Once again, Kaplan saw opportunity and he encouraged the new co-op members to support him. It meant the co-op would forego the purchase of the Brocton plant and instead concentrate on eventually buying Welch from Kaplan. It would take more than a decade for the deal to be finalized, but Kaplan remained unwavering in his conviction that "in the end the only viable form of ownership of this business was ownership by the farmers through the cooperative."
Kaplan bought controlling interest in the Welch Grape Juice Company and quickly reversed negative trends in the sluggish business. By 1949, he was ready to sell to the growers, but three years would pass before an acceptable plan was presented. The five-year plan called for Welch to accept the growers grapes, process them, manufacture and market the products, and give the farmers the full net proceeds that would accrue towards the $15 million purchase price for the company's land, buildings and equipment.
The plan was a generous one by many accounts. Still, there was fierce opposition from some growers. One argument that emerged was the belief that farmers should stick with growing grapes and leave the processing, manufacturing and selling to private industry. Bigotry also emerged as a theme since some distrusted Kaplan because of his Jewish heritage. Despite these arguments, the growers approved the plan by the end of 1952.
In three years, the growers amassed their $15 million and made a deal with Kaplan to finance the additional $13.5 million needed to buy Welch's current assets and good will. On September 1, 1956, at 11:31 a.m., with a vote of the directors, National Grape Cooperative Association, Inc. became the sole owner of Welch Grape Juice Company Inc.
To govern the new business relationship, a two-board system was established by the cooperative. National's board of directors would concern themselves with delivering grapes, while Welch's board concentrated on converting the fruit into marketable products and selling them. Today, this unique arrangement continues and serves as a model for other cooperative ventures.
A dream fulfilled
In selling Welch, Kaplan
realized his initial goal of personal profit, netting about $13 million. But turning Welch
into a materially successful company and transforming it into a cooperative gave him an
even greater personal satisfaction, Kaplan told William Chazanof (author of a history of
Welch's) in a series of interviews about his experiences in the grape juice industry.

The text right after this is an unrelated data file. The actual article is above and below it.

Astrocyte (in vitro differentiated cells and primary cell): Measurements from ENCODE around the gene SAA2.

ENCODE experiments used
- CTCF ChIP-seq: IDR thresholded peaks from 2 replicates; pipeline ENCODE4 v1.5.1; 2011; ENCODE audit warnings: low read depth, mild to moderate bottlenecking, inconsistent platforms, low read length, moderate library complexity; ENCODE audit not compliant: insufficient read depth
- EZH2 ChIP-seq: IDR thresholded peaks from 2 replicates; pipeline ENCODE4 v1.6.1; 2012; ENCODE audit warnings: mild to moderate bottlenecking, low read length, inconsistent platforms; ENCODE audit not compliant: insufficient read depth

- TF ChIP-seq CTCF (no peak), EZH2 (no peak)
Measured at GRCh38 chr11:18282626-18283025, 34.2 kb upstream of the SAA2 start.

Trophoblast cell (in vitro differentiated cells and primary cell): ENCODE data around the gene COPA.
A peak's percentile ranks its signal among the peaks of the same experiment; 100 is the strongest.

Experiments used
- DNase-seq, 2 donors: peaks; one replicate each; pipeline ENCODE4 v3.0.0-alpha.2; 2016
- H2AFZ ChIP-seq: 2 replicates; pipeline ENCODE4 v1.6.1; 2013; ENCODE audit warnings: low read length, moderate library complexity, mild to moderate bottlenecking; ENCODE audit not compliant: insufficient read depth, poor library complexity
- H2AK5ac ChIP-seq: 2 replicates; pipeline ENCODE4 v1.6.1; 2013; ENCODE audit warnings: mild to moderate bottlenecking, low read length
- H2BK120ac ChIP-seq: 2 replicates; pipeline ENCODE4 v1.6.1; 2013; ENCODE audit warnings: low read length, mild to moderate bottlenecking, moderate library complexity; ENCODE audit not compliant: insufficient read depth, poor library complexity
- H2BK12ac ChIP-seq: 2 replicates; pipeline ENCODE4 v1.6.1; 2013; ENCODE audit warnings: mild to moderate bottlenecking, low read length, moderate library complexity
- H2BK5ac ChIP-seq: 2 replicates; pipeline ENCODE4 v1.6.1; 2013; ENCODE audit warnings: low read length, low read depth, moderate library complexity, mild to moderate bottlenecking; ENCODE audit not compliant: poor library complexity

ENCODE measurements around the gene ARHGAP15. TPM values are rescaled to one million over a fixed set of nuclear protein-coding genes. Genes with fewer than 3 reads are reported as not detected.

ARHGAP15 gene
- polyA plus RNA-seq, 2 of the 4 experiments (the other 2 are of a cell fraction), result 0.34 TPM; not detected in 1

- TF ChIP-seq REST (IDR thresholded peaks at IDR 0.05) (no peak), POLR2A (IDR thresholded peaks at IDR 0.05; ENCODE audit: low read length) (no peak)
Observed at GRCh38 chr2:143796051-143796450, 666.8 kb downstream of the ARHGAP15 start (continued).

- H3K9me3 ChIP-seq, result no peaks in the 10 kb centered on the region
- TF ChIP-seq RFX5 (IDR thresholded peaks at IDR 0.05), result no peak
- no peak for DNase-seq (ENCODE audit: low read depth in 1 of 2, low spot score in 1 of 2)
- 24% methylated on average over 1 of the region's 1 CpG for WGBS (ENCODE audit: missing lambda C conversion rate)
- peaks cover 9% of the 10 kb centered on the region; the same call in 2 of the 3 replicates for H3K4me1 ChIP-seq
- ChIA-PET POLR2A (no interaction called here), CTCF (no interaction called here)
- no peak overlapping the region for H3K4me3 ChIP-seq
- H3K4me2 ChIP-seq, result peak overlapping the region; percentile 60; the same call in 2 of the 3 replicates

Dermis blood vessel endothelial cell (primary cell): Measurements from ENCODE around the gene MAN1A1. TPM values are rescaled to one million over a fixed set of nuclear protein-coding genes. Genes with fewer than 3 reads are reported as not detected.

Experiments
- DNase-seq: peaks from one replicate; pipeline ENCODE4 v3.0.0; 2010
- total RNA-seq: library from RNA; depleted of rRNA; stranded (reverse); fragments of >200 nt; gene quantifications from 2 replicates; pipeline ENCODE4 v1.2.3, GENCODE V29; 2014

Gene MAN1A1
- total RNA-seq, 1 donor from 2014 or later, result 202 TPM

During his years as a businessman, Kaplan became deeply concerned about how people were exploiting one another. "We have never been able to get together to have a system by which we are all cooperating for the common good," he said. Also, his years of friendship with the growers gave him the ability to understand the unequal position of the individual farmer in dealing with processors. As Chazanof noted: "To Jack, the sale of Welch to National was both a personal and philosophic triumph. In a sense, it was Jack Kaplan's enduring monument toward achieving his articulated goal: 'I have a long interest in the betterment of humanity."'
Kaplan's long-cherished dream became a reality and the uniquely organized cooperative would go on to achieve great things. Today, the National/Welch organization is the world's leading marketer of Concord- and Niagara-based grape products. The National Grape Cooperative Association's 1,497 patrons supply its principal raw products from more than 44,000 acres of vineyards in Michigan, New York, Ohio, Pennsylvania, Washington and Ontario, Canada.
In its 1998 annual report, Welch reported net sales for 1998 were a record $599.7 million and patron net proceeds were a record $72.4 million. Over the past four years, at a time when the food store industry and the total fruit juice industry have grown less than three percent, Welch's sales have increased 41 percent, or at a growth rate 14 times faster than the industry in which it competes. Patron proceeds have increased an astonishing 46 percent. Since 1995, Welch's has more than doubled its share of market in the juice category.
Some information for this article taken from: "Welch's Grape Juice: From Corporation to Co-operative" by William Chazanof (1977).